The San Diego County Water Authority’s Board of Directors today acted to help local water agencies meet state mandated water-use reduction targets by restricting irrigation of ornamental landscapes to no more than two days a week across the region and immediately boosting regional conservation and outreach efforts by $1 million. In addition, the Board established local urban and agricultural water supply cutbacks based on reduced water deliveries from the Metropolitan Water District of Southern California and set penalties for local agencies that exceed their supply allocations.
The regional approach centers on decreasing ornamental landscape irrigation first to minimize the economic disruption caused by cuts to water used by industrial, commercial and farming operations. Local water agencies are responsible for determining the specific measures necessary to meet state mandates and avoid financial penalties by the State Water Resources Control Board.
“The Water Authority has stepped up in the face of unprecedented drought challenges statewide to provide an array of tools that our local member agencies can use,” said Mark Weston, chair of the Water Authority’s Board. “We will continue to develop and refine our coordinated drought response efforts to support the numerous conservation programs across the region, but the real power to get through this emergency lies with every water user in our county.
“To meet the state-mandated water-use targets and protect the region’s economy, we will all have to step up our water-saving efforts. That may mean sacrifice by letting our lawns go brown. It also means reducing shower times and fixing leaks immediately. These are the right things to do in light of the potential for the drought to continue into 2016 and beyond, and they will help local water agencies avoid fines from state regulators.”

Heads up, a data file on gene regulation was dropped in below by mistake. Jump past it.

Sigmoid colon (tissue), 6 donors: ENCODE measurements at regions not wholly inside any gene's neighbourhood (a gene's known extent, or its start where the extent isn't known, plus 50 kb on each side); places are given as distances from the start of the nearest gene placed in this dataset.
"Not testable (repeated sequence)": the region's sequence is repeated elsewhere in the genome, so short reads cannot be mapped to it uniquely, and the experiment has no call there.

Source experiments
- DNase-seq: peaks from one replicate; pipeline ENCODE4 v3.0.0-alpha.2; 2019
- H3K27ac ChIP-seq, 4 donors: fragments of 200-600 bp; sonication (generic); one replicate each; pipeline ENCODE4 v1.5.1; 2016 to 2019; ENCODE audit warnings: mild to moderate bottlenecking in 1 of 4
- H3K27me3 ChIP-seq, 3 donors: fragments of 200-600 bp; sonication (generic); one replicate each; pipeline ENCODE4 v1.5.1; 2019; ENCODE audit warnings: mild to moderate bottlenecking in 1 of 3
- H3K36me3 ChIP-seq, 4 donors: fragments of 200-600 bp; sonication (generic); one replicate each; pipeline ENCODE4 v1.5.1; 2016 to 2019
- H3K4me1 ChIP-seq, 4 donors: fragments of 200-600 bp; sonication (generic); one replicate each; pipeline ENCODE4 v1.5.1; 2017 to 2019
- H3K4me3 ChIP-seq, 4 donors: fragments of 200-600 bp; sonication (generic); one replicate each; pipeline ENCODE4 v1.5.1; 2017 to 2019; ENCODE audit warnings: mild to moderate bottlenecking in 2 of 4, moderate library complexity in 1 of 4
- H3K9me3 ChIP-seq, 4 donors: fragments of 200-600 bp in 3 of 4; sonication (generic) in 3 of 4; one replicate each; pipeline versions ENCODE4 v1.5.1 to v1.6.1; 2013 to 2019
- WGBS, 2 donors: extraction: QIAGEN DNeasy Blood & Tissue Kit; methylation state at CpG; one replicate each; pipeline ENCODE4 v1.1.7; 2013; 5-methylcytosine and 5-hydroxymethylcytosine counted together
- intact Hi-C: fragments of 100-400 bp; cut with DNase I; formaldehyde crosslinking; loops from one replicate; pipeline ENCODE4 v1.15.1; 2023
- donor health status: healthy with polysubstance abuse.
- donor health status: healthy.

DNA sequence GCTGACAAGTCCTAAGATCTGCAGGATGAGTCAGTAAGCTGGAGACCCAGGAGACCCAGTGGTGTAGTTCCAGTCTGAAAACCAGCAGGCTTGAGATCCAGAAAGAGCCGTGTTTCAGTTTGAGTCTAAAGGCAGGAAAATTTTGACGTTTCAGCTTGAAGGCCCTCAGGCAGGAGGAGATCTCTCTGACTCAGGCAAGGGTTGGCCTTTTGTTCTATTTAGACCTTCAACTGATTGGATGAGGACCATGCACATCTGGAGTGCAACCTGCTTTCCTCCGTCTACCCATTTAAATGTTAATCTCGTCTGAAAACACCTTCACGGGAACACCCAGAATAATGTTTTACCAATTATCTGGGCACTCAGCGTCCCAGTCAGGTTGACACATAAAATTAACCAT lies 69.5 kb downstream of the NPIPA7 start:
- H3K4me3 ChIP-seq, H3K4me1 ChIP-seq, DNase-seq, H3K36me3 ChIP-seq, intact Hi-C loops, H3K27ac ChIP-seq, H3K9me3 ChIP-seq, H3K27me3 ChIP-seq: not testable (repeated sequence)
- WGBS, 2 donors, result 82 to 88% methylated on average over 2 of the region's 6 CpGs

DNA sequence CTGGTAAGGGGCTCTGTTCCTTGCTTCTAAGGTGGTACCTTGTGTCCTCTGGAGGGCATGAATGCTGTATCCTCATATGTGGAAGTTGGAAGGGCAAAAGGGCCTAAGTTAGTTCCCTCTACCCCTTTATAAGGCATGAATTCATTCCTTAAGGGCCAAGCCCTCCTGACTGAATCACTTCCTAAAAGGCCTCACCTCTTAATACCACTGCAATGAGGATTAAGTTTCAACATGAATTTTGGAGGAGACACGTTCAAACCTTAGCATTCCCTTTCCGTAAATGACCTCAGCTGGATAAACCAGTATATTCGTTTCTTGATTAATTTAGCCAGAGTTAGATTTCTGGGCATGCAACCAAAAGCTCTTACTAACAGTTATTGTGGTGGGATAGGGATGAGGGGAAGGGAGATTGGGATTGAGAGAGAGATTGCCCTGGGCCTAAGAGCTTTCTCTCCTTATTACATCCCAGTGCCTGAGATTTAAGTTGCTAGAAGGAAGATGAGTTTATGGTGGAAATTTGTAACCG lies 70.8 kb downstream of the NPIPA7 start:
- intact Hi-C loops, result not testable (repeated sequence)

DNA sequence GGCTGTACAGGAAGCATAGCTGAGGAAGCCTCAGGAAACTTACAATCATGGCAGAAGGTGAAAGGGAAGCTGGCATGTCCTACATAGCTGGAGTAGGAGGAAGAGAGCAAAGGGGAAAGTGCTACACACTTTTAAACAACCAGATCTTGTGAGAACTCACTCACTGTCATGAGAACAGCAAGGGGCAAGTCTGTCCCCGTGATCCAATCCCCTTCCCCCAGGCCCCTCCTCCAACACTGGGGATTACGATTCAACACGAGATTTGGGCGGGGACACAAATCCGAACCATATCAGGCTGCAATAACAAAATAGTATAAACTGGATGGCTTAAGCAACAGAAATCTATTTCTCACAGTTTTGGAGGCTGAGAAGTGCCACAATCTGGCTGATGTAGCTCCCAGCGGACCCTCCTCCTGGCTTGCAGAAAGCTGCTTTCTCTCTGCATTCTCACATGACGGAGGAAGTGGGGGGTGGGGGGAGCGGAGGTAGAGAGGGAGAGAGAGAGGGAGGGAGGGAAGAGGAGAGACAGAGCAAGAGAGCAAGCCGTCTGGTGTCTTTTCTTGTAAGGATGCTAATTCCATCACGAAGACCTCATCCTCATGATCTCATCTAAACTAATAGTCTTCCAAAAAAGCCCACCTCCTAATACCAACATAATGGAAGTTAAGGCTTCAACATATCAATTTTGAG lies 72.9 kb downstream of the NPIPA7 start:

On May 5, the State Water Resources Control Board adopted emergency statewide regulations that set water-use reduction targets for local water agencies from June 1 through February 2016. For the Water Authority’s 24 member agencies, state mandates require them to reduce their water use by 12 to 36 percent compared to their 2013 water-use levels.
As a wholesale water agency, the Water Authority coordinates drought response actions for San Diego County to foster consistency while minimizing harm to the region’s $206 billion economy. To address the state’s targets, the Water Authority’s Board today limited irrigation of ornamental landscapes and turf grass with potable water to no more than two days a week across the region. Member agencies have the flexibility to set their own watering days.
“Cutting back on irrigation for ornamental landscapes will go a long way toward reducing outdoor water use,” said Maureen Stapleton, general manager of the Water Authority. “Two days is now the standard no matter where you live in the region. In some circumstances – such as before and after rainstorms – little to no irrigation may be possible for long periods.”
Today’s action by the Board also increased funding for conservation and drought outreach programs by $1 million. The money will be spent on projects that include: increasing advertising for the regional “When in Drought” campaign; enhancing a smartphone app so that users can report water waste across the region; expanding customer assistance by funding more indoor and outdoor water-use evaluations; creating a web-based, step-by-step guide for homeowners to convert to water-efficient landscaping; offering a water-use efficiency training program for landscaping professionals; and recruiting interns to help local member agencies with drought outreach. The initiatives will be rolled out over the next few months.
In addition to the state mandates, the Water Authority Board today also addressed MWD’s decision to approve a 15 percent water supply cutback to the Water Authority and its other customers starting July 1 because of reduced deliveries from the State Water Project and shrinking storage reserves.